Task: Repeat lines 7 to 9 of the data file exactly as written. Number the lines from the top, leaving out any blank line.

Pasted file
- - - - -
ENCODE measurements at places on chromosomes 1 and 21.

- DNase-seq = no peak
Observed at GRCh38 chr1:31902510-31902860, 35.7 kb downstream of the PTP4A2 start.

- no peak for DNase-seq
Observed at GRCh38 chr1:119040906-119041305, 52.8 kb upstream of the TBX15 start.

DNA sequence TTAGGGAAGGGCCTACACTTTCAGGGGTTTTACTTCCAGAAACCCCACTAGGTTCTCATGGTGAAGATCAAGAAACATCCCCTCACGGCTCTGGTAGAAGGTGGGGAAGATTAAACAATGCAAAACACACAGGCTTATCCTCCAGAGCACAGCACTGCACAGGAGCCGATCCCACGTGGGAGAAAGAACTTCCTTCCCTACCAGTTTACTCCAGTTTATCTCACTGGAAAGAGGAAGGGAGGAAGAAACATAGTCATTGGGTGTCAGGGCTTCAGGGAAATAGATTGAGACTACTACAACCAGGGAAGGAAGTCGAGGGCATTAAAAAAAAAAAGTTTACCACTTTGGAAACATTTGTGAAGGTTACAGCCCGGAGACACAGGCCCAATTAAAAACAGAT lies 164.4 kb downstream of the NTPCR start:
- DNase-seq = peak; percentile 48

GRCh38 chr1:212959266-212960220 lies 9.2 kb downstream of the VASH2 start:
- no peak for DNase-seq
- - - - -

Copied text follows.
- DNase-seq = peak; percentile 48

GRCh38 chr1:212959266-212960220 lies 9.2 kb downstream of the VASH2 start:
- no peak for DNase-seq